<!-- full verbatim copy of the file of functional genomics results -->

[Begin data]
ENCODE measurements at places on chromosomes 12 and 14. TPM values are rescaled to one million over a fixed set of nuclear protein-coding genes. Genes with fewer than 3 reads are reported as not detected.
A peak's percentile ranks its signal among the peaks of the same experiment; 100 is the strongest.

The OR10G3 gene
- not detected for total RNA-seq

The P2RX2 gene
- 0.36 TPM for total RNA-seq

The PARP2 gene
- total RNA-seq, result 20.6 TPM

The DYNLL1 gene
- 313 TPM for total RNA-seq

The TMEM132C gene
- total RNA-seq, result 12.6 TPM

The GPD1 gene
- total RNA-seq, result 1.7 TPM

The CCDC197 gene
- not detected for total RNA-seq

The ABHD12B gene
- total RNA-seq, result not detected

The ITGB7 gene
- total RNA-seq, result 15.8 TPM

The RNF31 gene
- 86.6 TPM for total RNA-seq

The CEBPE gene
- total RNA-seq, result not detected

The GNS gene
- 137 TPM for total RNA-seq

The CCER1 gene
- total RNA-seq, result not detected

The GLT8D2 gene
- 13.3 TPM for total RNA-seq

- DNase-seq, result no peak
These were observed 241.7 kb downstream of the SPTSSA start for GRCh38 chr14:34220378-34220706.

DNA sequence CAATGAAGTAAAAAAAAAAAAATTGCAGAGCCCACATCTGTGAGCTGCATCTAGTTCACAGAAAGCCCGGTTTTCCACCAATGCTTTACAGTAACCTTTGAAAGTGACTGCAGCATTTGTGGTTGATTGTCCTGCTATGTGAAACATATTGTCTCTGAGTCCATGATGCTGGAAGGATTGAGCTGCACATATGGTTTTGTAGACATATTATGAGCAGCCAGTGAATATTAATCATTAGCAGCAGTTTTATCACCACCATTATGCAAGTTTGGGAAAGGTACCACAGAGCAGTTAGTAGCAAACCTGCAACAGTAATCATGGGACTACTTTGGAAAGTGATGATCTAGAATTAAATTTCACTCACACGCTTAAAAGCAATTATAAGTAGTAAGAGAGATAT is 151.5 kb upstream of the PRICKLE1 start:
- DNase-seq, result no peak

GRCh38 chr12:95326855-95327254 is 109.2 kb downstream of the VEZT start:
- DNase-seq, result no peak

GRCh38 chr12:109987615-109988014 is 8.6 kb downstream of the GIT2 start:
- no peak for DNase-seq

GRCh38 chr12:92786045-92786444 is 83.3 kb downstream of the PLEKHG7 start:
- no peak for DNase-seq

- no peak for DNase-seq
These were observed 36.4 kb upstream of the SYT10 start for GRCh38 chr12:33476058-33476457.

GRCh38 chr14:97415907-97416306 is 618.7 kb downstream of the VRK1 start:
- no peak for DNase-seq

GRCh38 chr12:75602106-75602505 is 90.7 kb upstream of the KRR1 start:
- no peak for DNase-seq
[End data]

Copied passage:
ENCODE measurements at places on chromosomes 12 and 14. TPM values are rescaled to one million over a fixed set of nuclear protein-coding genes. Genes with fewer than 3 reads are reported as not detected.
A peak's percentile ranks its signal among the peaks of the same experiment; 100 is the strongest.

The OR10G3 gene
- not detected for total RNA-seq

The P2RX2 gene
- 0.36 TPM for total RNA-seq

The PARP2 gene
- total RNA-seq, result 20.6 TPM

The DYNLL1 gene
- 313 TPM for total RNA-seq

The TMEM132C gene
- total RNA-seq, result 12.6 TPM

The GPD1 gene
- total RNA-seq, result 1.7 TPM

The CCDC197 gene
- not detected for total RNA-seq

The ABHD12B gene
- total RNA-seq, result not detected

The ITGB7 gene
- total RNA-seq, result 15.8 TPM

The RNF31 gene
- 86.6 TPM for total RNA-seq

The CEBPE gene
- total RNA-seq, result not detected

The GNS gene
- 137 TPM for total RNA-seq

The CCER1 gene
- total RNA-seq, result not detected

The GLT8D2 gene
- 13.3 TPM for total RNA-seq

- DNase-seq, result no peak
These were observed 241.7 kb downstream of the SPTSSA start for GRCh38 chr14:34220378-34220706.

DNA sequence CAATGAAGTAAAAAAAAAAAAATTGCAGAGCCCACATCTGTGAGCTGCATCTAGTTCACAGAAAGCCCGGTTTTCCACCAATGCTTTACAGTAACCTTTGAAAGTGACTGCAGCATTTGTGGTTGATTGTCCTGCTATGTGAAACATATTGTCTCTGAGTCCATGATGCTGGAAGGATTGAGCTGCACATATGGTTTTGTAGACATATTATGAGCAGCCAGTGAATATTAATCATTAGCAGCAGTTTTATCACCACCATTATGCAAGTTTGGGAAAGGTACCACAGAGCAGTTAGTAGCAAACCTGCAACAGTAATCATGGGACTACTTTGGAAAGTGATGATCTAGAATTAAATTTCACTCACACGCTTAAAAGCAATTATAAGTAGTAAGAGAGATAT is 151.5 kb upstream of the PRICKLE1 start:
- DNase-seq, result no peak

GRCh38 chr12:95326855-95327254 is 109.2 kb downstream of the VEZT start:
- DNase-seq, result no peak

GRCh38 chr12:109987615-109988014 is 8.6 kb downstream of the GIT2 start:
- no peak for DNase-seq

GRCh38 chr12:92786045-92786444 is 83.3 kb downstream of the PLEKHG7 start:
- no peak for DNase-seq

- no peak for DNase-seq
These were observed 36.4 kb upstream of the SYT10 start for GRCh38 chr12:33476058-33476457.

GRCh38 chr14:97415907-97416306 is 618.7 kb downstream of the VRK1 start:
- no peak for DNase-seq

GRCh38 chr12:75602106-75602505 is 90.7 kb upstream of the KRR1 start:
- no peak for DNase-seq